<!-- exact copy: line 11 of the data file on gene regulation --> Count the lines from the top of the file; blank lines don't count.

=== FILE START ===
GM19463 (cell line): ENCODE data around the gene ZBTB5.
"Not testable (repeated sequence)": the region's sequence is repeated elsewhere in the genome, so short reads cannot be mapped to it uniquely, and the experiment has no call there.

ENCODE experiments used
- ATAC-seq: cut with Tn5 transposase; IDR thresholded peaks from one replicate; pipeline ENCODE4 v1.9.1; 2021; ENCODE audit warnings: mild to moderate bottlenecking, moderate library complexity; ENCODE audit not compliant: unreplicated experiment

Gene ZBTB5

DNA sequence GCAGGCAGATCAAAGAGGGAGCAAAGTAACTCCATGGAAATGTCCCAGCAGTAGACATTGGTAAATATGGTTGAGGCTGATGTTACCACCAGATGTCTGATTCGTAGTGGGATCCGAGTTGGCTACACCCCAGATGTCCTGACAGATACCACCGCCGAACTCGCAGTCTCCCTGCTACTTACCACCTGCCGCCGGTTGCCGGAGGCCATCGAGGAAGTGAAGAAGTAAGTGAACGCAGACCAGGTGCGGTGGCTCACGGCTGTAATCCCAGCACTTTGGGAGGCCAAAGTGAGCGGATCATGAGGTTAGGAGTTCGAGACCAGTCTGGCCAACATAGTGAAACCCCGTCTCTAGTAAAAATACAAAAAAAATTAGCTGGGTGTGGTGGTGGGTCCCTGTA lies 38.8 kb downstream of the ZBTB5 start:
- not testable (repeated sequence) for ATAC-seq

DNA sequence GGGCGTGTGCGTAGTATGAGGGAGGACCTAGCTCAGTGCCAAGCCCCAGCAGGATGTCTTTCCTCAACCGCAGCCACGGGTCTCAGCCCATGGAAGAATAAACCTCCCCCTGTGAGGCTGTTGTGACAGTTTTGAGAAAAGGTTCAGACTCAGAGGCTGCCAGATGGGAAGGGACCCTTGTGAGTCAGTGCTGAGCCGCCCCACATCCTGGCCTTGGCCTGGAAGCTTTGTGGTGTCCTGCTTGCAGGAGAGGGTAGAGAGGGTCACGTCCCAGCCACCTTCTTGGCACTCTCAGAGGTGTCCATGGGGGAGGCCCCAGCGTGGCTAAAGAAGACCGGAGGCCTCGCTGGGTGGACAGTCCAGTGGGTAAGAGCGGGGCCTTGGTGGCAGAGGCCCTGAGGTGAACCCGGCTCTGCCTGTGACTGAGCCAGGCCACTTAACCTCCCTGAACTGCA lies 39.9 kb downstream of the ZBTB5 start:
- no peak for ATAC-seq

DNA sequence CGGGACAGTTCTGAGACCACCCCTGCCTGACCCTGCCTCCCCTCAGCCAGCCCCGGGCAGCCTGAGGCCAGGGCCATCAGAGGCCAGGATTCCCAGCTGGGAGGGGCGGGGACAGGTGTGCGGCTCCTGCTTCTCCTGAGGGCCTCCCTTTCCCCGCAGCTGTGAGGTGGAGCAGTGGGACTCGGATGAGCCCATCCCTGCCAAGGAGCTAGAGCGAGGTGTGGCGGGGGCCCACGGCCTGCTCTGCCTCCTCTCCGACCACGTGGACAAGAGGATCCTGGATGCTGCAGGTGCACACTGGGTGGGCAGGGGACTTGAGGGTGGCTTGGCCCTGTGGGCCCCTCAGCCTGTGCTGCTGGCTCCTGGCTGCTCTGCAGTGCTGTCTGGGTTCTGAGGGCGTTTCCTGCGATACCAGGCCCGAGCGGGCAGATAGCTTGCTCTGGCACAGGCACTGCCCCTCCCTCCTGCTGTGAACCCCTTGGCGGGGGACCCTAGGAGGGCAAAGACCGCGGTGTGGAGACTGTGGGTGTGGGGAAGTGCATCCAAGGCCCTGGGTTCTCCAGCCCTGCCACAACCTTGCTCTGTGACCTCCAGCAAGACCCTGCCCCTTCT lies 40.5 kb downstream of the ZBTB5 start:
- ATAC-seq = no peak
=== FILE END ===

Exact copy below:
- ATAC-seq = no peak